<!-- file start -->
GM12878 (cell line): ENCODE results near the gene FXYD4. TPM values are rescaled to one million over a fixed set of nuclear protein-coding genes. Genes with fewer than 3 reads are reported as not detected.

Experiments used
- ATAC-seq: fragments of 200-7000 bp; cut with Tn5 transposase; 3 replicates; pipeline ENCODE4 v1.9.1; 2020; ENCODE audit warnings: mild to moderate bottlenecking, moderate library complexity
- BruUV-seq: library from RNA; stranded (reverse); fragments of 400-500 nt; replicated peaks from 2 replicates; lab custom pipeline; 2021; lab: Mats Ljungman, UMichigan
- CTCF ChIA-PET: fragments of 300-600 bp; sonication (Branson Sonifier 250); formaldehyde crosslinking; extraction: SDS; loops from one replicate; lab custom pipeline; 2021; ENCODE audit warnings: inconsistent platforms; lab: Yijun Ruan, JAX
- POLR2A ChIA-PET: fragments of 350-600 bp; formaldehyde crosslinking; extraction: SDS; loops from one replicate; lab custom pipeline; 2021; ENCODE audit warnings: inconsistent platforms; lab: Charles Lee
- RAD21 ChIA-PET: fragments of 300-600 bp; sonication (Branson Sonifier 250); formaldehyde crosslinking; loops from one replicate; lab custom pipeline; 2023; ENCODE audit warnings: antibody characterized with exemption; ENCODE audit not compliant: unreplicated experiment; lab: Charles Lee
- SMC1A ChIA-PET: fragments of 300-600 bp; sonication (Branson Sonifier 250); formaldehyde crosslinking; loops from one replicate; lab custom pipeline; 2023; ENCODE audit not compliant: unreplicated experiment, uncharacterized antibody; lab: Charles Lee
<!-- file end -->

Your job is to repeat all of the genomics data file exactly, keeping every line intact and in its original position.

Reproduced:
GM12878 (cell line): ENCODE results near the gene FXYD4. TPM values are rescaled to one million over a fixed set of nuclear protein-coding genes. Genes with fewer than 3 reads are reported as not detected.

Experiments used
- ATAC-seq: fragments of 200-7000 bp; cut with Tn5 transposase; 3 replicates; pipeline ENCODE4 v1.9.1; 2020; ENCODE audit warnings: mild to moderate bottlenecking, moderate library complexity
- BruUV-seq: library from RNA; stranded (reverse); fragments of 400-500 nt; replicated peaks from 2 replicates; lab custom pipeline; 2021; lab: Mats Ljungman, UMichigan
- CTCF ChIA-PET: fragments of 300-600 bp; sonication (Branson Sonifier 250); formaldehyde crosslinking; extraction: SDS; loops from one replicate; lab custom pipeline; 2021; ENCODE audit warnings: inconsistent platforms; lab: Yijun Ruan, JAX
- POLR2A ChIA-PET: fragments of 350-600 bp; formaldehyde crosslinking; extraction: SDS; loops from one replicate; lab custom pipeline; 2021; ENCODE audit warnings: inconsistent platforms; lab: Charles Lee
- RAD21 ChIA-PET: fragments of 300-600 bp; sonication (Branson Sonifier 250); formaldehyde crosslinking; loops from one replicate; lab custom pipeline; 2023; ENCODE audit warnings: antibody characterized with exemption; ENCODE audit not compliant: unreplicated experiment; lab: Charles Lee
- SMC1A ChIA-PET: fragments of 300-600 bp; sonication (Branson Sonifier 250); formaldehyde crosslinking; loops from one replicate; lab custom pipeline; 2023; ENCODE audit not compliant: unreplicated experiment, uncharacterized antibody; lab: Charles Lee